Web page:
Labtec Incorporated makes various components for its wireless technology division. In all, the company makes about 200 different items. The two markets (the major manufacturer and replacement market) require somewhat different handling. For example, replacement products must be packaged individually whereas products are shipped in bulk to the major manufacturer.
The company does not use forecasts for production planning. Instead, the operations manager decides which items to produce, and the batch size, based partly on orders, and the amounts in inventory. The products that have the fewest amounts in inventory get the highest priority. Demand is uneven, and the company has experienced being overstocked on some items and out of stock on others. Being understocked has occasionally created tensions with the manger of retail outlets. Another problem is that prices of raw materials have been creeping up, although the operations manager thinks that this might be a temporary condition.
Because of competitive pressures and falling profits, the manager has decided to undertake a number of changes. One change is to introduce more formal forecasting procedures in order to improve production planning and inventory management. With that in mind, the manager wants to begin forecasting for two products. These products are important for several reasons. First, they account for a disproportionately large share of the company’s profits. Second, the manager believes that one of these products will become increasingly important to future growth plans; and third, the other product has experienced periodic out-of-stock instances. The manager has compiled data on product demand for the two products from order records for the previous 14 weeks. These are shown in the following table:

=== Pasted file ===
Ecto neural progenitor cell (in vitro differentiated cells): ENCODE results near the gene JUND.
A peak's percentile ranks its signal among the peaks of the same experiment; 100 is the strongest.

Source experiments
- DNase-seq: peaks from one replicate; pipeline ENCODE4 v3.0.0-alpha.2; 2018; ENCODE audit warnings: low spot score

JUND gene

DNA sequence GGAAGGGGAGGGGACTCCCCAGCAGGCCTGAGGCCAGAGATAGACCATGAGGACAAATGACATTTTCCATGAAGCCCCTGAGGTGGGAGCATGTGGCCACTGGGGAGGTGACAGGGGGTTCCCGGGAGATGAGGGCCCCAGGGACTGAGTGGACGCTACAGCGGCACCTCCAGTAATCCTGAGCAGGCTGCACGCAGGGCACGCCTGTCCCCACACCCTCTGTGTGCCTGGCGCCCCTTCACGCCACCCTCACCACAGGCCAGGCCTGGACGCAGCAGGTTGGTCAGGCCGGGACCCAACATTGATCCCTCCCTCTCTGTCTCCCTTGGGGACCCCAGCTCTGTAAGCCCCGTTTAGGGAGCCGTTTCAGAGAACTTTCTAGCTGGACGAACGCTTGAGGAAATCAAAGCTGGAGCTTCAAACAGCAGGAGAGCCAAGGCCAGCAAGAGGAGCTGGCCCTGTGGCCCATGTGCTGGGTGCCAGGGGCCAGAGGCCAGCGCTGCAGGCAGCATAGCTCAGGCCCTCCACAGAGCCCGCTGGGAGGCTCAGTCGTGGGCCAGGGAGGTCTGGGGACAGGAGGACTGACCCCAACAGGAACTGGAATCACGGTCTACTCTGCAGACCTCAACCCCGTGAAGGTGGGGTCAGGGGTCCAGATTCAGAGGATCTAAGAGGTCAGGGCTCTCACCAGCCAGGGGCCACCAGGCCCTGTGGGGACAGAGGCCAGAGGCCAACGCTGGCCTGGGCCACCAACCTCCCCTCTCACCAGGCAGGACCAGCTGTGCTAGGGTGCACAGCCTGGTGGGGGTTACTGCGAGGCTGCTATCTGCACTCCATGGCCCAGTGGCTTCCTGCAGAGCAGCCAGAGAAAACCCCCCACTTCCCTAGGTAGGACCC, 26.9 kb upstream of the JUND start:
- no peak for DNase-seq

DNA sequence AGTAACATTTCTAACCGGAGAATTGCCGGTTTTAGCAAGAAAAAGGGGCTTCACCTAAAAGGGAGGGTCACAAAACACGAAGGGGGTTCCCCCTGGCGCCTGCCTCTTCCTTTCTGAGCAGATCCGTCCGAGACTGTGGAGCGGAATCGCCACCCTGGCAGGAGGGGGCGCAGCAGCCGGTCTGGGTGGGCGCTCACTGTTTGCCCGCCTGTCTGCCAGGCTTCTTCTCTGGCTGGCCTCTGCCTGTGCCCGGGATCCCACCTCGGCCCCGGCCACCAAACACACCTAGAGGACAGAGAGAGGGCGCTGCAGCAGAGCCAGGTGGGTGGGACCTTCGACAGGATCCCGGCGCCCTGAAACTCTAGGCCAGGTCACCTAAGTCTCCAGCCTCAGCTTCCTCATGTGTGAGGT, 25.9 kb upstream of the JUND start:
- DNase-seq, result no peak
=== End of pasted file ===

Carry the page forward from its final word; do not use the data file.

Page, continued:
Product Product Product Product
Week 1 2 Week 1 2
1 50 40 8 76 47
2 54 38 9 79 42
3 57 41 10 82 43
4 60 46 11 85 42
5 64 42 12 87 49
6 67 41 13 92 43
7 90* 41 14 96 44
* unusual order due to damage at customer’s warehouse
1. What are some of the potential benefits of a more formalized approach to forecasting? I’m looking for at least 5 benefits.
2. Prepare a weekly forecast for weeks 15 through 18 for each of Product 1 and Product 2. You must plot the data for the first 14 weeks for both products and then plot it again for all 18 weeks after you have prepared your forecast. In explaining the technique that you decided to use for each product, look at your plotted data. Do the forecasted weeks make sense visually from what you observed in the first 14 weeks? If not, you likely did not choose the correct technique. And remember one real world hint – the formulas are very useful to help guide you with forecasting but as a manager you have the authority to adjust the forecasted numbers if you think it makes sense to do so. If you do adjust your numbers you must still tell me the technique you used but why you chose to adjust some of your forecasted numbers.